LNG market balance in 5 charts

2018 was a year that confounded LNG market expectations of winter squeezes and summer lulls.

The market was tight over summer, with Asia pulling available cargoes away from Europe. At the same time, a carbon price induced rise in TTF helped drive Asian spot LNG prices to their highest levels of the year across the summer (~ 12 $/mmbtu).

Then as winter commenced, a surge of surplus cargoes flowed back into European hubs across Q4. Spot prices in Asia and Europe fell in sympathy, reconverging near 8 $/mmbtu by year end (see our 2018 surprises article for a chart and more details).

But behind the within year excitement of 2018, some key structural trends continue to define the evolution of the LNG market.  In today’s article we take a step back to look at these trends across 5 charts that tell the story of the market supply and demand balance.

The LNG demand story

It’s all about China… isn’t it?

The most established structural trend in the LNG market is Chinese demand growth. China accounted for 61% of the 51 mtpa (69 bcma) of Asian demand growth from 2015-18, as shown in Chart 1.

Chart 1: China center stage in Asian demand growth story

Source: Timera Energy

While Chinese demand growth continued at a blistering pace in 2018 (37% y-o-y), this actually represented a slowdown versus the two previous years.  The less acknowledged driver of Asian growth last year was South Korea as shown in Chart 2.

South Korea had a 7.5 mtpa (10.1 bcma) increase in demand (21% higher than 2017), driven by a surge in LNG demand for the power sector given a series of nuclear shutdowns (as we covered in our recent Snapshot piece).

Chart 2: But Sth Korea is also key in 2018

Source: Timera Energy

The other under-represented contributor to LNG demand growth is Europe. In the last 3 years, European LNG imports have risen by 30%  (11.4 mtpa, 15.5 bcma) as shown in Chart 3.

Chart 3: European demand growth is not trivial

Source: Timera Energy

The Q4 surge in surplus LNG flows into North West Europe supported European demand growth in 2018.  But this followed a European demand growth trend established in 2016-17 by:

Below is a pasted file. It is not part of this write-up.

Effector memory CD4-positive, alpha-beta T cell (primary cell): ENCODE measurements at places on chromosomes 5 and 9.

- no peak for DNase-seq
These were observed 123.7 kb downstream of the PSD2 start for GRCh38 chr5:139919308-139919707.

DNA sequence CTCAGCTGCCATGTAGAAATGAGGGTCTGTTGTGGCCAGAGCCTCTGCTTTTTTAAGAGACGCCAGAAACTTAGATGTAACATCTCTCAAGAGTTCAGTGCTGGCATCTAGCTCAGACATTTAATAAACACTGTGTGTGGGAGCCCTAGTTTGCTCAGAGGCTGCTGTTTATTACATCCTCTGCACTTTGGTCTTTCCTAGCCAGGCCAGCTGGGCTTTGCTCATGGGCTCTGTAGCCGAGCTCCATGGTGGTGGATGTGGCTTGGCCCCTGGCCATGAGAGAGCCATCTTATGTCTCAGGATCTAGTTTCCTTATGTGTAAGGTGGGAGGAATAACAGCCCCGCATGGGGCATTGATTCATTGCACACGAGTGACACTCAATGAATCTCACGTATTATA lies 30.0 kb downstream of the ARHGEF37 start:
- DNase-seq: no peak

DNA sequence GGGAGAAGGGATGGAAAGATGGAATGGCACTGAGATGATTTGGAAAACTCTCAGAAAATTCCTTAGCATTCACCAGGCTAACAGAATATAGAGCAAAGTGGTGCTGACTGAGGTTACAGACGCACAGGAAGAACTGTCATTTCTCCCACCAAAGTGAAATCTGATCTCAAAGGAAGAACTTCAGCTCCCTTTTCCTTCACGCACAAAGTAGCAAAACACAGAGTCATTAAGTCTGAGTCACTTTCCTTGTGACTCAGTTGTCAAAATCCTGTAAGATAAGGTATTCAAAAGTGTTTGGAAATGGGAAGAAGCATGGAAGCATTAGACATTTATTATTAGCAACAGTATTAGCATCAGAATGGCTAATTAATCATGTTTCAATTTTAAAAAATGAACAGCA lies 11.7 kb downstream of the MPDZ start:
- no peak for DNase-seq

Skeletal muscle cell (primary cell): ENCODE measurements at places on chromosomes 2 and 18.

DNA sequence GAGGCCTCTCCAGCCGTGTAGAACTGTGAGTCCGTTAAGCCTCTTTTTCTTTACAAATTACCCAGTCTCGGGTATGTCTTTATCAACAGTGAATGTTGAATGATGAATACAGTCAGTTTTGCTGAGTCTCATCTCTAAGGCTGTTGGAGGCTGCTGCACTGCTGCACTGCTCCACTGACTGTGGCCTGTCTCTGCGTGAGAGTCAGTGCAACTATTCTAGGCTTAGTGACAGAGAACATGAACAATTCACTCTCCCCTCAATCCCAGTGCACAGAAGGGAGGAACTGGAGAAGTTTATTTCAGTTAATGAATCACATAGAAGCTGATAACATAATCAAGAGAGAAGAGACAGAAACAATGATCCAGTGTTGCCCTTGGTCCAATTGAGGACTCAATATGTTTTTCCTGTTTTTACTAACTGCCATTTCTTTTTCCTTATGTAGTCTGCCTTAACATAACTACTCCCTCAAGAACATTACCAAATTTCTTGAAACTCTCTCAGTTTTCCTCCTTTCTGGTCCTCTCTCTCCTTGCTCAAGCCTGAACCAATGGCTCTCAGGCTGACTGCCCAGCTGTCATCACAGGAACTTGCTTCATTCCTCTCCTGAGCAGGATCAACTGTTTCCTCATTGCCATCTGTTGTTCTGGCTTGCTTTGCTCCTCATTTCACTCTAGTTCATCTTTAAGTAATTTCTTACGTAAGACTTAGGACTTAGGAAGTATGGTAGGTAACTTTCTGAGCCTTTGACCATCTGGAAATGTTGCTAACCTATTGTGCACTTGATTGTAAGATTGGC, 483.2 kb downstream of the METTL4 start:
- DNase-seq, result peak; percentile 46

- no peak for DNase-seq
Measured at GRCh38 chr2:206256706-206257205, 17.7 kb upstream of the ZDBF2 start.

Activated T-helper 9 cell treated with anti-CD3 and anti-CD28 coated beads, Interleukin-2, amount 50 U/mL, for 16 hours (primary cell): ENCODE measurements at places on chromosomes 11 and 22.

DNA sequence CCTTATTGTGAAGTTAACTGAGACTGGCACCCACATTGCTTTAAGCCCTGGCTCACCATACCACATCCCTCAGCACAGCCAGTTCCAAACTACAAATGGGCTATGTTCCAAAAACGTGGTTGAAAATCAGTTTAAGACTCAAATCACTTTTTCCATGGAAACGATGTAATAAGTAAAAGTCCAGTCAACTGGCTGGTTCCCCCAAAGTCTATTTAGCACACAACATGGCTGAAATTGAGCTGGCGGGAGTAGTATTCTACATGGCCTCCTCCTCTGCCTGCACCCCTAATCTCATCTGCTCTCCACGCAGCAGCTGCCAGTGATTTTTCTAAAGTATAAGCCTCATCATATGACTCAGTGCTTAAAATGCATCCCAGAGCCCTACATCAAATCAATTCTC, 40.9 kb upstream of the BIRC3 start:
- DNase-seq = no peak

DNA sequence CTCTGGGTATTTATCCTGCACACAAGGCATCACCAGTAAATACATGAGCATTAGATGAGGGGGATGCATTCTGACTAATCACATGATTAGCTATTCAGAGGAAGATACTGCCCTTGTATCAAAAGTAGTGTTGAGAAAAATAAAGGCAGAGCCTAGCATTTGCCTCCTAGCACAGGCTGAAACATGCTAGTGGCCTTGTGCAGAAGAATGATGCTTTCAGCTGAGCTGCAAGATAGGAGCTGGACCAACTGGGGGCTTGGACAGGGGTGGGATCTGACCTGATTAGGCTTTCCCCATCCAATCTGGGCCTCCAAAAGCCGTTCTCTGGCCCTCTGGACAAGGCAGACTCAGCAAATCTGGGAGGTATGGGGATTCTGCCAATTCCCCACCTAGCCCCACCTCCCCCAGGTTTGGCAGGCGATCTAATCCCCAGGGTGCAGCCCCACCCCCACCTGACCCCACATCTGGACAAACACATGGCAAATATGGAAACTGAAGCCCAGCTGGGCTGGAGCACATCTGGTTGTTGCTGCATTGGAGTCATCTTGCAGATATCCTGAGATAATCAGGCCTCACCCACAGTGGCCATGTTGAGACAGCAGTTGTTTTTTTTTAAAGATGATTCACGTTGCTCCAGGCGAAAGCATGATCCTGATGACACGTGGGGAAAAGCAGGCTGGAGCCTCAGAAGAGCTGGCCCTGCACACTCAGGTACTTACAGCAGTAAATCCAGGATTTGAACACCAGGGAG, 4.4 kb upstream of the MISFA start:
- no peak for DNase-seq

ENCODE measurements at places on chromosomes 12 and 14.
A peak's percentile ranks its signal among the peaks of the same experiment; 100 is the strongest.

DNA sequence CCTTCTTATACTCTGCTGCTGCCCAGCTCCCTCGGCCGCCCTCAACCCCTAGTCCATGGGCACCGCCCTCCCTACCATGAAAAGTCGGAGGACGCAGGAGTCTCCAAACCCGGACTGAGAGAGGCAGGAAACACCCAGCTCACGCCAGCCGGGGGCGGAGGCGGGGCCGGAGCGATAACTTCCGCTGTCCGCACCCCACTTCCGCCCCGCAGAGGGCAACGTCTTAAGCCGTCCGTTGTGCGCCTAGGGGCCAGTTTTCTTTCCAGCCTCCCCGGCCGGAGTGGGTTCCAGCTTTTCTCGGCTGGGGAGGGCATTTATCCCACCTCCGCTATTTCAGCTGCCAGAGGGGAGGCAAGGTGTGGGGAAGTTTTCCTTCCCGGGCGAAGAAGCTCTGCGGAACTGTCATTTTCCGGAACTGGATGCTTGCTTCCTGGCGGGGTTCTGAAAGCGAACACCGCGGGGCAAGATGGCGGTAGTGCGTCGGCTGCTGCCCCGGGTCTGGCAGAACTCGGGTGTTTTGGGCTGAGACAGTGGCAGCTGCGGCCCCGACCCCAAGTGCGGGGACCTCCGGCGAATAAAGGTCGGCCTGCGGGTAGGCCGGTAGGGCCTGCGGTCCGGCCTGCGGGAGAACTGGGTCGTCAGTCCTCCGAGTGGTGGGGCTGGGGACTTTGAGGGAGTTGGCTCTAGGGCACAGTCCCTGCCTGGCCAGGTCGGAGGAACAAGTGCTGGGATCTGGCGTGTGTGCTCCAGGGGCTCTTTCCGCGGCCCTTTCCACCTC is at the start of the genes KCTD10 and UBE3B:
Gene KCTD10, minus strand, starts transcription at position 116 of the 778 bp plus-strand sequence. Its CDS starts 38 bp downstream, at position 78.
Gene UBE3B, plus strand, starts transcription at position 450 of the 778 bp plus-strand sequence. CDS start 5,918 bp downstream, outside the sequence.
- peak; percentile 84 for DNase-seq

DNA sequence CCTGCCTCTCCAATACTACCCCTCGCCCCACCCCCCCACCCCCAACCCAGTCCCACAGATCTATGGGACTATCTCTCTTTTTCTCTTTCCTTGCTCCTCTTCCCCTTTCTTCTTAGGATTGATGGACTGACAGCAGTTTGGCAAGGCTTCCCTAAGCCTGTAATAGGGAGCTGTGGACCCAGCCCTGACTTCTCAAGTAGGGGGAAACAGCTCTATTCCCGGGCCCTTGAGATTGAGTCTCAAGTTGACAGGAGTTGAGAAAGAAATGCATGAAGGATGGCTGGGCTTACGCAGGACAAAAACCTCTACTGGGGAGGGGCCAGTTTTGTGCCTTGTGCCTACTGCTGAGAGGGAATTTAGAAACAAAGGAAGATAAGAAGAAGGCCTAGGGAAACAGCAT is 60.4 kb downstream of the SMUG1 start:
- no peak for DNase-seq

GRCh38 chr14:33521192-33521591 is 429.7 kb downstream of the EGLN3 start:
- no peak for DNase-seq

1. Iberian demand – helped by relatively low hydro balances lifting power sector gas demand
  2. Medditernean demand – with strong Turkish power sector demand and a pick up in Italian imports.

The LNG supply story

The supply side of the LNG market has less of a tendency to spring sudden surprises than the demand side. This is a function of the long lead times for delivery of new liquefaction projects (4 to 5 years).  Aside from project delays, start-up teething troubles, outages and the occasional geo-political issue, supply side visibility tends to be pretty good.

Chart 4 shows the ramp up in global supply from the current wave of new liquefaction capacity.  About half of this 2016-21 wave of new capacity is now online, with large volumes of new supply focused in the 2019-20 period.

Chart 4: Current wave of new supply continues

Source: Timera Energy

Three countries are dominating the current wave of new supply:

  1. Australia: doubling exports since 2015 to 64.6 mtpa (87.8 bcma) in 2018, with more to come this year
  2. US: exporting 22.9 mtpa (31.1 bcma) of LNG in 2018, with substantial additional volumes to follow in 2019-20
  3. Russia: with a healthy 17.8 mtpa (24.2 bcma) export growth in 2018

The importance of these three producing nations in contributing to 2018 supply growth can be seen in Chart 5.

Chart 5: Three large newcomers dominate 2018 supply growth

Source: Timera Energy

Combining the supply & demand pictures for 2019

2019 may be a critical year in determining the path of LNG market evolution.  A number of projects are queueing for Financial Investment Decisions (FID).  These could join the Qatari expansion and the Shell led LNG Canada project to form the next wave of new supply (2022-25).  Prospects looked good for a spate of 2019 FIDs until the cargo surplus and price slump of Q4 2018.

The combination of Asian and European demand growth comfortably kept pace with new supply over the last three years, until Oct 2018.  Softening conditions in the LNG market since Oct have also coincided with a broader selloff in global financial markets, as evidence mounted of a significant slowdown in economic growth, particularly in China.

So 2019 is important for two reasons. Firstly in 2019 we approach peak delivery levels for new supply from the current wave or projects under construction.  Any significant softening in demand this year may tip the market into a temporary (e.g. 1-3 year) period of surplus. Secondly the volume of new project FIDs taken in 2019 will be key to determining the LNG market balance in the 2023-25 period.

Somewhat counterintuitively, a temporary period of oversupply in 2019-20 which chokes off new FIDs, could well set up an uncomfortably tight market across 2023-25.